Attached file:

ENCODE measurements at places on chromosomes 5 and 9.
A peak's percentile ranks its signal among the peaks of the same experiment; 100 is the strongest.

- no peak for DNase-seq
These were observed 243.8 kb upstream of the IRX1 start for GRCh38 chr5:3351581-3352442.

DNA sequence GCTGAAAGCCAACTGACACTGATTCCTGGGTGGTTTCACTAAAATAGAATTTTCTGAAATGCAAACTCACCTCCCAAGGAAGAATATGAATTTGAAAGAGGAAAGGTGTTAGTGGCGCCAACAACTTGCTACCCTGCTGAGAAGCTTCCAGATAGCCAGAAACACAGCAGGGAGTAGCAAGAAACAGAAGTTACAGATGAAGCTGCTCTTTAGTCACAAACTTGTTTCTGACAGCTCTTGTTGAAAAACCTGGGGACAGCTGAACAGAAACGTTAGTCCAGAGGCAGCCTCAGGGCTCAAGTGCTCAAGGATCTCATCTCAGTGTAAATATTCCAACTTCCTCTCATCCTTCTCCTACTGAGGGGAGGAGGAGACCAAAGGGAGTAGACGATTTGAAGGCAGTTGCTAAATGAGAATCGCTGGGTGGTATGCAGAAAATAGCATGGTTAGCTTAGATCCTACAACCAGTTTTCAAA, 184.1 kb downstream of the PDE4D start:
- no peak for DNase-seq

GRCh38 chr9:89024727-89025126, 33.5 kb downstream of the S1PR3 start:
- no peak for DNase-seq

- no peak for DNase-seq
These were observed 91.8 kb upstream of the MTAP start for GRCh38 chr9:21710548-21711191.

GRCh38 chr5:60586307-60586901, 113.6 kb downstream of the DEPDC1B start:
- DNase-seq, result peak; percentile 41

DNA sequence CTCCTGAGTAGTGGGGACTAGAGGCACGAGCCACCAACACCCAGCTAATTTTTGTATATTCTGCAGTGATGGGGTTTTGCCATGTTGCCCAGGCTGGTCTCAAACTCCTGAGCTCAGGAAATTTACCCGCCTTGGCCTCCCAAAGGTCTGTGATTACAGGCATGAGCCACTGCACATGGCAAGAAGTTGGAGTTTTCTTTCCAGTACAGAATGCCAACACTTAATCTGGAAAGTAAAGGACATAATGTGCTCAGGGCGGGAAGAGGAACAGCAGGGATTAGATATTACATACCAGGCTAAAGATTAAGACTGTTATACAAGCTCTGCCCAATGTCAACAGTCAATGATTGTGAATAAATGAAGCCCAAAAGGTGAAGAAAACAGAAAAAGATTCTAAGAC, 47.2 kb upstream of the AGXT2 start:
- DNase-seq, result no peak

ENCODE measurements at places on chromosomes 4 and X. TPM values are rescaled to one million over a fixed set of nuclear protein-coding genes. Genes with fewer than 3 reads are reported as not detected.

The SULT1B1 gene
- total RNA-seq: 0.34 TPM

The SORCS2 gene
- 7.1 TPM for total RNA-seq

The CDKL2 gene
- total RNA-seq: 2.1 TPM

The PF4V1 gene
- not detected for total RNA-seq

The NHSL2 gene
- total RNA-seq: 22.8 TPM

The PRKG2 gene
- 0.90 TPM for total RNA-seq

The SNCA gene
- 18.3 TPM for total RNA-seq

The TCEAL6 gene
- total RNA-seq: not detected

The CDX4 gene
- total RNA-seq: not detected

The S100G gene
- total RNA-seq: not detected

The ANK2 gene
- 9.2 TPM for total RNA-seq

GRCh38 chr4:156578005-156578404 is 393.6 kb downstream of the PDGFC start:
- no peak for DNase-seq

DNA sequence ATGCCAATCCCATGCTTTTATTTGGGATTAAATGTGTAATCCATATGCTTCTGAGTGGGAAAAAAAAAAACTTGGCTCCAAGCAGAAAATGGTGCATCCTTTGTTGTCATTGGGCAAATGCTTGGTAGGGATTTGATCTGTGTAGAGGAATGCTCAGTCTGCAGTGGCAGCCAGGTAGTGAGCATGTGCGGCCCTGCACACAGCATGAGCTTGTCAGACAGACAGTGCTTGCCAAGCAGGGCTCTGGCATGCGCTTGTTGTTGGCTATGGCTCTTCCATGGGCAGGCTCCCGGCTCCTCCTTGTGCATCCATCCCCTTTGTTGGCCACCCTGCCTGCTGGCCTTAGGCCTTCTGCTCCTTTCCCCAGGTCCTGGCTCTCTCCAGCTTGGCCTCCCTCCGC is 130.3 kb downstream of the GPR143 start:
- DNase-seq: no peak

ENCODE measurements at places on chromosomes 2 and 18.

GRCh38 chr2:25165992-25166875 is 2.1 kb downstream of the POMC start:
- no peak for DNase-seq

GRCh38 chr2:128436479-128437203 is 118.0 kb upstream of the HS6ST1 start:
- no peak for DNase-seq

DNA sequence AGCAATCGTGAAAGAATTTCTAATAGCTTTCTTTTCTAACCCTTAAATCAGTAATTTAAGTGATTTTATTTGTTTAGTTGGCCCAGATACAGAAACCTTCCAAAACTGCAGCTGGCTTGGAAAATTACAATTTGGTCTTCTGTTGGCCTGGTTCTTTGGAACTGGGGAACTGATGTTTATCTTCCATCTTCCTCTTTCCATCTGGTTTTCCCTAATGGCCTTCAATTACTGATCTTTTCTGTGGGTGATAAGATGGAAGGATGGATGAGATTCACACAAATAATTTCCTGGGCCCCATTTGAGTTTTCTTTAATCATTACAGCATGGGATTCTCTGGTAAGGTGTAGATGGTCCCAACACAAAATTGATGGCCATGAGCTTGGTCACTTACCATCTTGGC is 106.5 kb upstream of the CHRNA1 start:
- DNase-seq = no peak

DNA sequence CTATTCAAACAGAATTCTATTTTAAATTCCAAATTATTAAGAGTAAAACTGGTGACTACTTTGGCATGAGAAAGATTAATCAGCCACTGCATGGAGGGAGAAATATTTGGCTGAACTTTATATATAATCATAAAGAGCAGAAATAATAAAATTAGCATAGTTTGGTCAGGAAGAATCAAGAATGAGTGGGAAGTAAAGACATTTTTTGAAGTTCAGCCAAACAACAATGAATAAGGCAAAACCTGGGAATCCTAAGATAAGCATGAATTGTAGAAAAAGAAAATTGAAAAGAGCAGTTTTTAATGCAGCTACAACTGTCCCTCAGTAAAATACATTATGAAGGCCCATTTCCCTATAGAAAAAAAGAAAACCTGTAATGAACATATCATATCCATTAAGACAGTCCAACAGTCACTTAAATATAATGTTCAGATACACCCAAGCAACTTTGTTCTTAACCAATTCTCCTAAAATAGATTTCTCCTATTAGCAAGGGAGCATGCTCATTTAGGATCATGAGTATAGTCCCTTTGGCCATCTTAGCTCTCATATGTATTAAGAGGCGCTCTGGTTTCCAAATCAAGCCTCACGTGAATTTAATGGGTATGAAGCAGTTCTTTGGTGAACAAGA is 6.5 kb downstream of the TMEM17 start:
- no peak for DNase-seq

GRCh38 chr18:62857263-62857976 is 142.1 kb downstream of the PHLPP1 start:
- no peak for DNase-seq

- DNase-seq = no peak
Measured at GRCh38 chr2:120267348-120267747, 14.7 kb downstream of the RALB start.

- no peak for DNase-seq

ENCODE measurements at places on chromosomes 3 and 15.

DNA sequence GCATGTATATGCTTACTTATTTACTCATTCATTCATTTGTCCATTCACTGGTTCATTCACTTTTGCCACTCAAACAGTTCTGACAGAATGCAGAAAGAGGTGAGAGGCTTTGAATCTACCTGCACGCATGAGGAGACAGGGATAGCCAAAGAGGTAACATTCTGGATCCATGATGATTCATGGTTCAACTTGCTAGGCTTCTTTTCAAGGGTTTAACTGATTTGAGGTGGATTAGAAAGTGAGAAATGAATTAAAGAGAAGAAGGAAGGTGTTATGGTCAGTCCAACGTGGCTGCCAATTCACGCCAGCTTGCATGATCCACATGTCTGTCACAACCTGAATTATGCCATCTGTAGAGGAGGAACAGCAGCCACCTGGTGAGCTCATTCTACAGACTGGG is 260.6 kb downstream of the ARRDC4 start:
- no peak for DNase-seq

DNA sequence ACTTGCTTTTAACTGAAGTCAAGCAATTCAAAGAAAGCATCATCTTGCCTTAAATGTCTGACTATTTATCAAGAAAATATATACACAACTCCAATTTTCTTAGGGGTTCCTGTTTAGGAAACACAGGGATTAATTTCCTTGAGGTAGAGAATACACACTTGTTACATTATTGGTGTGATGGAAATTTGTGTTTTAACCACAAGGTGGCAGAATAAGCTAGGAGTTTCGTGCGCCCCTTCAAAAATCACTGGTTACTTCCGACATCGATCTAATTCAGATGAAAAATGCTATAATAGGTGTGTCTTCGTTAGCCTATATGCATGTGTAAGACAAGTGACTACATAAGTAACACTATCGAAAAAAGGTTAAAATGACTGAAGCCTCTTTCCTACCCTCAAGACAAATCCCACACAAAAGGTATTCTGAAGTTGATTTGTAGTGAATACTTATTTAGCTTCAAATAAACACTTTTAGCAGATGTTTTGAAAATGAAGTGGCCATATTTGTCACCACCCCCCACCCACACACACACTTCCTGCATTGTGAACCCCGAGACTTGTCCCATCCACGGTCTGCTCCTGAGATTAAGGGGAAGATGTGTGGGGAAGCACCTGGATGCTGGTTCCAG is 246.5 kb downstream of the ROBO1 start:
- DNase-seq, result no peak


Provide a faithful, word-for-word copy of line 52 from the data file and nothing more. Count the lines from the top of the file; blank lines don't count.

- no peak for DNase-seq